Academic journal article Journal of Information Technology Education

Community of Inquiry in an Online Undergraduate Information Technology Course

Academic journal article Journal of Information Technology Education

Community of Inquiry in an Online Undergraduate Information Technology Course

Article excerpt


Within the Community of Inquiry theoretical framework (Garrison, Anderson, & Archer, 2000), a successful higher education experience is held to be supported by the presence and interaction of the elements of cognitive, social and teaching presences. Although the framework has been extensively used, from a constructivist perspective, to examine the quality of asynchronous educational interactions enabled by computer-mediated communication (CMC) media such as e-mail and discussion forums, less is known about its applicability to the more discursive educational exchanges facilitated by the synchronous CMC medium. This paper describes an innovative case of the instructional application of online synchronous (chat) interaction in a distance IT undergraduate course that enabled the examination of the three presences during tutorial discussions. Results from discourse analysis of chat exchanges and web survey of student learning experiences during collaborative group learning processes in virtual tutorials are presented. The paper concludes with discussion on the implications of findings for guiding the pedagogical design of online synchronous instructional environments that facilitate collaborative group learning processes in distance educational programmes.


Interaction is considered crucial to learning experiences from the sociocultural constructivist perspective (Vygotsky, 1962) which assumes that participation in discursive practices of the community supports knowledge construction. Furthermore, the learner's potential capacity for intellectual growth is held to be enhanced by the presence of scaffolding or guidance in the form of tutor/peer support through interaction. In online educational contexts, the move from constructing learning conversations in traditional classrooms to virtual settings presents benefits and challenges to educators as the range of educational interactions has been extended yet limited by technological decisions.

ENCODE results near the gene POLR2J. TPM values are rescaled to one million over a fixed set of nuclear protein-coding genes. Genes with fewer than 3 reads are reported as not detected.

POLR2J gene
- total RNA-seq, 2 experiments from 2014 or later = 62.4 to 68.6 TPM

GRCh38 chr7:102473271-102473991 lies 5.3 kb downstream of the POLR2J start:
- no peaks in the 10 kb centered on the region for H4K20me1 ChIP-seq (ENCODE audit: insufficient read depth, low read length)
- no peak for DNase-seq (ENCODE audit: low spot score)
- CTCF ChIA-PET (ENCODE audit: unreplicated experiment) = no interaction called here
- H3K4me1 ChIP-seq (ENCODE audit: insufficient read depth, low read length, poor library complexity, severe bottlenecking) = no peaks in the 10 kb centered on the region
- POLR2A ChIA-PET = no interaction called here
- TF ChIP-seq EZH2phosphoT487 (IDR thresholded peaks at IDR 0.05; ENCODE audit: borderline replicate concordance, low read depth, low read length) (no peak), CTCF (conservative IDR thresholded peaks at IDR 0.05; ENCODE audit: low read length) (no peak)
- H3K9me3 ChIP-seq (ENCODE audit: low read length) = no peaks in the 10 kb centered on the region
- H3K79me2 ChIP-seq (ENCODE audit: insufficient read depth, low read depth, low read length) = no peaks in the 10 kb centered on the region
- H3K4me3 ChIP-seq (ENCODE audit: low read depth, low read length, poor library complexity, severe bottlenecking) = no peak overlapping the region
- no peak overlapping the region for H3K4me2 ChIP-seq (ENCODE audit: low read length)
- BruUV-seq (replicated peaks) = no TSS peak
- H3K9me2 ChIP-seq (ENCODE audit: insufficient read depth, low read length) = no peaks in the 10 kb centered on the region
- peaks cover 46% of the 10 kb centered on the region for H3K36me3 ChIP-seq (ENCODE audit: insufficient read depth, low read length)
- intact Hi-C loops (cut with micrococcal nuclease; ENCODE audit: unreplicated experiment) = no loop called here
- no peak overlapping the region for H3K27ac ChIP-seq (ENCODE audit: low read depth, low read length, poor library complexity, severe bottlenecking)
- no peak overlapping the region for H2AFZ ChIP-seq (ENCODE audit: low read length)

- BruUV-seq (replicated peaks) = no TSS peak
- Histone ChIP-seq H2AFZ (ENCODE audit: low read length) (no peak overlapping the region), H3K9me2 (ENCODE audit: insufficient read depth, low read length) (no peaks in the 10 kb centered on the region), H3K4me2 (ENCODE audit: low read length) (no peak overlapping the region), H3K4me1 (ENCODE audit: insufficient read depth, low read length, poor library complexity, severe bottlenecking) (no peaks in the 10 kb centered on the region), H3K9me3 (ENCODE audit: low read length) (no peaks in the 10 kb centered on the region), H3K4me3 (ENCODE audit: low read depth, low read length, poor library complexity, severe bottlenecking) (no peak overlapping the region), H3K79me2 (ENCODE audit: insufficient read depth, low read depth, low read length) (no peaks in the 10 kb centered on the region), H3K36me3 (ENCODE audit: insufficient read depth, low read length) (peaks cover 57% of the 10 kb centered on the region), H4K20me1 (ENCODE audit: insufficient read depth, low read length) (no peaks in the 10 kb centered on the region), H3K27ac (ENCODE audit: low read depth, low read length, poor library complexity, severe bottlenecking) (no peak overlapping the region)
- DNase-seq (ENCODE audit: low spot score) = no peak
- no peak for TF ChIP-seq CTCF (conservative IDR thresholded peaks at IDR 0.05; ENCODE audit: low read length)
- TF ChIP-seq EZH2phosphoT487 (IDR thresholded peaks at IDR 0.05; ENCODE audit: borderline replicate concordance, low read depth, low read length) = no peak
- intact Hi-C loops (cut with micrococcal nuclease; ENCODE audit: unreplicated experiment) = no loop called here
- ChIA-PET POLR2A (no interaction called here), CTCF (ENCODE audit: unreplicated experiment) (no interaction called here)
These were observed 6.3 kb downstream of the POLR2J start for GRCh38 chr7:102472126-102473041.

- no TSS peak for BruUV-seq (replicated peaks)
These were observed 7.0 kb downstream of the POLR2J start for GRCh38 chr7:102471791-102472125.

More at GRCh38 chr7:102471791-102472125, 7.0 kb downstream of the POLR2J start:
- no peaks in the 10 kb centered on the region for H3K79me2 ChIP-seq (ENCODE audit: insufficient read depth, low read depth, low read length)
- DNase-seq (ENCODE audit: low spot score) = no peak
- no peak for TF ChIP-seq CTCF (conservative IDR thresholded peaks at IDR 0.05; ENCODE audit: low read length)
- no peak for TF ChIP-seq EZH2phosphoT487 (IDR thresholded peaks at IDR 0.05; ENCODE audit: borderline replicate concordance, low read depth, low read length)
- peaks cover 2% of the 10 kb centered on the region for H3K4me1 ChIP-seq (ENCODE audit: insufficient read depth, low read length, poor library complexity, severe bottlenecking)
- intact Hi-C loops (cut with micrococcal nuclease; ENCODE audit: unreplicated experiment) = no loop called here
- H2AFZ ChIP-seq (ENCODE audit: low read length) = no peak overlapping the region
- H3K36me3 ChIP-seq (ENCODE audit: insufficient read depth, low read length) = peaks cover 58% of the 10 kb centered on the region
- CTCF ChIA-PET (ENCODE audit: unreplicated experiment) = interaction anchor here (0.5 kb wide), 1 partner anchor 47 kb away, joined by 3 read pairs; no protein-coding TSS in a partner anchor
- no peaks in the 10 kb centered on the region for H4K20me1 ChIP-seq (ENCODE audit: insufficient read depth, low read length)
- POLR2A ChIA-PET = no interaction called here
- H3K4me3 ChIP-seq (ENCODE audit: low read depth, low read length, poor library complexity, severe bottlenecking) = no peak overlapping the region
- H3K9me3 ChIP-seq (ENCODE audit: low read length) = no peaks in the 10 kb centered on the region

Moore (1989) introduced three types of interaction now widely described and accepted in the field of distance education: learner-content, learner-instructor, and learner-learner interactions. With greater acceptance of constructivist learning approaches and improved web/CMC technologies, learner-learner interaction represents a new dimension in distance education which normally eschews group/collaborative learning approaches due to the geographically separated learning parties.

Extending on these three basic interaction types, Anderson and Garrison (1998) proposed that online transactions could occur between three macro-components of student, teacher, and content producing student-teacher, student-content, and teacher-content interaction types. In addition, transactions within each macro-component could result in a sub-set of interactions: student-student, teacher-teacher, and content-content. In order to contextualize these interactions, Garrison Anderson and Archer (2000) developed a Community of Inquiry (COI) model which was elaborated on and refined in subsequent publications (Anderson, 2004; Garrison, 2003; Garrison & Anderson, 2003; Kanuka & Garrison, 2004). The following discussion draws from these main sources in describing the model.

According to Garrison and Anderson (2003), the term 'community of inquiry' was originally used by Lipman (1991) to refer to a teacher-facilitated critical learning community where "students listen to one another with respect, build on one another's ideas, challenge one another to supply reasons for otherwise unsupported opinions, assist each other in drawing inferences from what has been said, and seek to identify one another's assumptions" (Lipman, 1991, p.15 in Garrison & Anderson, 2003, p.27). Based on this broad concept of a critical learning community comprising students and teachers and the constructivist assumption that knowledge building is a contextualized social process which occurs within such a community, the COI model is conceived as comprising three mutually interacting and reinforcing elements of cognitive, social, and teaching presences supported in online instructional environments by CMC technologies (Figure 1). …

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